What makes Night Of The Kings really special however is its world-building of the law and codes that exist within the MACA prison, as well as how the art of storytelling is front and centre here and how effective it can be, as we witness Roman describe certain details within the story about Zama, leading to inmates participating and enhancing the story through vocalising their engagement with Roman’s tale and the twists and turns he provides during the story, a few inmates begin to sing songs about Zama on the spin, and even performance art is brought forward here when Roman describes something in the middle of the story a few will jump into the empty space and perform that action. While the characters are pretty-thin layered and just serve the story, it somehow doesn’t diminish the film in the way than it would say a standard Hollywood studio production. Blackbeard feels like a commanding figure and has this aurora around him as he walks down the small-spaced corridors with the rest of the inmates upon engaging face-to-face with the soon-to-be crowned Roman, and we see that the officers that seem to serve as placeholders at the prison, are held up in an office, with only a slit on the wall as any means of seeing what the inmates are up safely during the night of the red moon.


Lacôte directs the film superbly, especially in how he frames within the prison setting and making it feel larger-than-life, with some wonderful imagery captured by cinematographer Tobie Marier-Robitaille. The costume design by Hanna Sjödin and makeup by Soussaba Kouyaté are also worth highlighting here, particularly when the Roman’s story takes us back to the 19th century, where kings and queens fought to expand their kingdoms. It’s also in that tale is where I can only have a minor nitpick with the film is its execution of the fantastical element of the story with its use of visual effects as The Queen confronts her brother on the battlefield. The performances from the ensemble are great here, for me the majority of them I’ve never seen before with exception of Denis Lavant, who has a small role as Silence. Bakary Koné gives a really good performance as ‘Roman’, a character we don’t know much about but you can’t help but root for as he tries to navigate and drag the story out until dawn in order to survive. Other notable performances include Steve Tientcheu as Blackbeard, and Jean Cyrille Digbeu as Half-Mad.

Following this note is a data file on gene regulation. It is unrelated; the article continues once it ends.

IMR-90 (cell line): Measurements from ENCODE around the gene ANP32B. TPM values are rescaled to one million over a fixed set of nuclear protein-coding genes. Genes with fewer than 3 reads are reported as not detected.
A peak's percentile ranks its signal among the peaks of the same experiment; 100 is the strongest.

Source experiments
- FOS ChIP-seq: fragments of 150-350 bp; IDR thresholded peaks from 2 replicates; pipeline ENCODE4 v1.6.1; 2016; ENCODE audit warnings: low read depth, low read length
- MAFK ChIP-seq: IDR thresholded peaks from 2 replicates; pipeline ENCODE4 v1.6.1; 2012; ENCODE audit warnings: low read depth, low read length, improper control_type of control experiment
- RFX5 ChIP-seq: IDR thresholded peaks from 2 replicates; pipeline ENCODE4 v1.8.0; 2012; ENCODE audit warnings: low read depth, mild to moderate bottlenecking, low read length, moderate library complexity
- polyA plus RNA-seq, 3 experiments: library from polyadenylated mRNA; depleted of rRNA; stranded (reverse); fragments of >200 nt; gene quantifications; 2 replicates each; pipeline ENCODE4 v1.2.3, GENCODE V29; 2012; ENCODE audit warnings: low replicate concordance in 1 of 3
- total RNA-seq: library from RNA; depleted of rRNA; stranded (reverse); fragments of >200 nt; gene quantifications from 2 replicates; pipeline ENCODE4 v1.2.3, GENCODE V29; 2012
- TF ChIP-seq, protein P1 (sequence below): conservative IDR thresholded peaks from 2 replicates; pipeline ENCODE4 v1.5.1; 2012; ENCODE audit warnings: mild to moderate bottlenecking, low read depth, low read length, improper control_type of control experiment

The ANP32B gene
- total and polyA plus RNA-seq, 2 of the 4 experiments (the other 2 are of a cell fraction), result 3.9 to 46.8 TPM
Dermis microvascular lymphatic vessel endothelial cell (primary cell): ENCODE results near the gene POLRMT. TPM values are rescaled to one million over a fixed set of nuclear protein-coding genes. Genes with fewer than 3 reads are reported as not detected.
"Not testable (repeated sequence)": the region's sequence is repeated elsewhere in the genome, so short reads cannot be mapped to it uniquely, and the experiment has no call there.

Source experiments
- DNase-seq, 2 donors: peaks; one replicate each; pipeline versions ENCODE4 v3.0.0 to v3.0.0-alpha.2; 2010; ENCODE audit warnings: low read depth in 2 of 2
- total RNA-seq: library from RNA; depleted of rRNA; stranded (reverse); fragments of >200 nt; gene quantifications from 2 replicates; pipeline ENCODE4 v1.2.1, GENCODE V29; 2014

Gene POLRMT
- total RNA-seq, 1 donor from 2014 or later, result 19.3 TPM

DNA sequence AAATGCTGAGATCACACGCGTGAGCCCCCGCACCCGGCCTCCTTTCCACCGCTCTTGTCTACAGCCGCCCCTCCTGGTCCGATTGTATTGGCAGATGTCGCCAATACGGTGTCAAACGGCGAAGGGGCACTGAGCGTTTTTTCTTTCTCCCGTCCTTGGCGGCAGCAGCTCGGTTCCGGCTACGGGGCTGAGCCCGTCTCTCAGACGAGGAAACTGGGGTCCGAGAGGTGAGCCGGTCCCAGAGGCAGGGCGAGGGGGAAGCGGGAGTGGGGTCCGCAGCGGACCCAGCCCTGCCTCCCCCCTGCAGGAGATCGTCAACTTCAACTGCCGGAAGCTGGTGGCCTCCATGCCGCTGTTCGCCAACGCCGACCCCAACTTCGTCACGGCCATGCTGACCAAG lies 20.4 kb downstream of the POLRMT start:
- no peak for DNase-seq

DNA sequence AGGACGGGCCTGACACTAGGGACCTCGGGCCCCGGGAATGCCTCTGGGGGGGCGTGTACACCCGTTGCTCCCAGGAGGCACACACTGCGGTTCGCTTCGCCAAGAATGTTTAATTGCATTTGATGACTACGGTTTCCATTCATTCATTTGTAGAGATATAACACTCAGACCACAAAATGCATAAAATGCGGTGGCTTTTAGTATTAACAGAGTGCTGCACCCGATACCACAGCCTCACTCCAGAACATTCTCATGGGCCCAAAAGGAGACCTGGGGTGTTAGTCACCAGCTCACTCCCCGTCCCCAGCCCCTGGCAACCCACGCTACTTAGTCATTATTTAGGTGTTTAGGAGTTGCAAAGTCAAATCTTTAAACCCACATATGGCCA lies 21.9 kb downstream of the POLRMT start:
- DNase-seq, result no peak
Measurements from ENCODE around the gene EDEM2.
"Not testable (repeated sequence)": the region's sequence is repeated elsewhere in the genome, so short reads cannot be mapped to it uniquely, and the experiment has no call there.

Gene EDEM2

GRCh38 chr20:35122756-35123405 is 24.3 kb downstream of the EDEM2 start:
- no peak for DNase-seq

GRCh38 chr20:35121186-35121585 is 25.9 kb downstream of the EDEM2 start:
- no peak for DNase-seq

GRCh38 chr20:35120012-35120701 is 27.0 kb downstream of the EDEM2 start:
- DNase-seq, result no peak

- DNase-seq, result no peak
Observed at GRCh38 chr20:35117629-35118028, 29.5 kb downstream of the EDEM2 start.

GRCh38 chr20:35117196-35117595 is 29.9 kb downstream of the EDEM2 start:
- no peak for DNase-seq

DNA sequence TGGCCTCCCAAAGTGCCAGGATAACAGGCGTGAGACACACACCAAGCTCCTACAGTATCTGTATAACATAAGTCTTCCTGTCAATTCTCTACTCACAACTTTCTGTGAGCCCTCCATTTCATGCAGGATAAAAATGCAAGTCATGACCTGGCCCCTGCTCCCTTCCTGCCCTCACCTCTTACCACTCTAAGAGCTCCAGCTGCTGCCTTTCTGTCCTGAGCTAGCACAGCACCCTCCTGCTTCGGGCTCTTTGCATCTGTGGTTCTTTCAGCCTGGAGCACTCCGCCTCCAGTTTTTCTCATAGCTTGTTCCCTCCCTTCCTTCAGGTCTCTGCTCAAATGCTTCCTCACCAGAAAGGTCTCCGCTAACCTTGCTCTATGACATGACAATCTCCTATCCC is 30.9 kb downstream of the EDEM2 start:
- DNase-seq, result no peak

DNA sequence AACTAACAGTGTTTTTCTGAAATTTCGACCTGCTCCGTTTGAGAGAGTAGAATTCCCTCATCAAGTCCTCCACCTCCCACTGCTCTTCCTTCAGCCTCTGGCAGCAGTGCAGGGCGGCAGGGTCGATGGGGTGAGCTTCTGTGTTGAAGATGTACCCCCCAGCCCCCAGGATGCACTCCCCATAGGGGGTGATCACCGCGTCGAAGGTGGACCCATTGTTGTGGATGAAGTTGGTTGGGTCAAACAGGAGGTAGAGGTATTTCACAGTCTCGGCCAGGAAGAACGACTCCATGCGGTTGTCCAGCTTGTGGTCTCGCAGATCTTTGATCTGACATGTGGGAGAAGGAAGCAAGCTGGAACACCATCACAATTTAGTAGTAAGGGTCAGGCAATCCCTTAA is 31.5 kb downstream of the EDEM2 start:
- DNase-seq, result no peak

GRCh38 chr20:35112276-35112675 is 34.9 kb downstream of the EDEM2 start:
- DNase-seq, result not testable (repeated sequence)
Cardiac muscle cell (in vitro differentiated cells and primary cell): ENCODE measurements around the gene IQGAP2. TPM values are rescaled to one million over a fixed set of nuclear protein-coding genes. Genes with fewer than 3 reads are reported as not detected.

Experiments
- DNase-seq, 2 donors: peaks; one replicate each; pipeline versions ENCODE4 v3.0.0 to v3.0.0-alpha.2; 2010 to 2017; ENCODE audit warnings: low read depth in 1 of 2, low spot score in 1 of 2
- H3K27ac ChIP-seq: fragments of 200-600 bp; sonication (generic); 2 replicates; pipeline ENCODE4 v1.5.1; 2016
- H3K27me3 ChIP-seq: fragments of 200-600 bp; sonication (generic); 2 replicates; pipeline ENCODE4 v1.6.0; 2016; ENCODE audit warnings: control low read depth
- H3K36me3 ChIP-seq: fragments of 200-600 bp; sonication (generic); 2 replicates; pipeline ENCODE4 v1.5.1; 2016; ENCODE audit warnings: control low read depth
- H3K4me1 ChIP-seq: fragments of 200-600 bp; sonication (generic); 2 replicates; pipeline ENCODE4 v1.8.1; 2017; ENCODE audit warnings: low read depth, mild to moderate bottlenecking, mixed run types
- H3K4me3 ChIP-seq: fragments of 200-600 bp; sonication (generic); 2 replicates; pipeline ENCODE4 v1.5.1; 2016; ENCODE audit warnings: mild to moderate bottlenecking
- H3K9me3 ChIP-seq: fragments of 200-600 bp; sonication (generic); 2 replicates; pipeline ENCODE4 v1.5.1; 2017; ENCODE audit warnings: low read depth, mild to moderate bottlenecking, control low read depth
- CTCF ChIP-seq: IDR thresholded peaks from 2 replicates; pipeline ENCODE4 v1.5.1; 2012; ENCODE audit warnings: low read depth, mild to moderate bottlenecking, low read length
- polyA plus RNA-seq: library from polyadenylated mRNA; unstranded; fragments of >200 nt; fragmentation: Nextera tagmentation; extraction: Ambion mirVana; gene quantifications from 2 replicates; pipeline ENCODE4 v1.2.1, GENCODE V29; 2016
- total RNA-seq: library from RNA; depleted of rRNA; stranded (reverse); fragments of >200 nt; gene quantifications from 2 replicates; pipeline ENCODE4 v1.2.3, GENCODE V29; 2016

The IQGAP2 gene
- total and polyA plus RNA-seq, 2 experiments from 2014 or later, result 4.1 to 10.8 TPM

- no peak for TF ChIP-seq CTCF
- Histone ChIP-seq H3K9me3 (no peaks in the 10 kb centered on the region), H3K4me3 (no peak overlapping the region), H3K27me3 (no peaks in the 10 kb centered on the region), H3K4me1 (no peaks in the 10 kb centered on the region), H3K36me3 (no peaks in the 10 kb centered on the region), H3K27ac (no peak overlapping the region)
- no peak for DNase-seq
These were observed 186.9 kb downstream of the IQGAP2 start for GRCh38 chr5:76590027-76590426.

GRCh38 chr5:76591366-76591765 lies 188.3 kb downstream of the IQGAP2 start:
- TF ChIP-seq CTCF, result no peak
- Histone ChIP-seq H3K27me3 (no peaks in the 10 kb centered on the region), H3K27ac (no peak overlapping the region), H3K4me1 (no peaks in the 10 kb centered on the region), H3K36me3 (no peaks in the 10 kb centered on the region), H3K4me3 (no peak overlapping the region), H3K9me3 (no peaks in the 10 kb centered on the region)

A film that highlights the power of storytelling and performance art, Night of the Kings is a fascinating film to explore the world-building within the MACA prison, featuring committed performances from the ensemble cast. A must see whenever it becomes available near you. 

Leave a Reply

Fill in your details below or click an icon to log in:

WordPress.com Logo

You are commenting using your WordPress.com account. Log Out /  Change )

Twitter picture

You are commenting using your Twitter account. Log Out /  Change )

Facebook photo

You are commenting using your Facebook account. Log Out /  Change )

Connecting to %s

This site uses Akismet to reduce spam. Learn how your comment data is processed.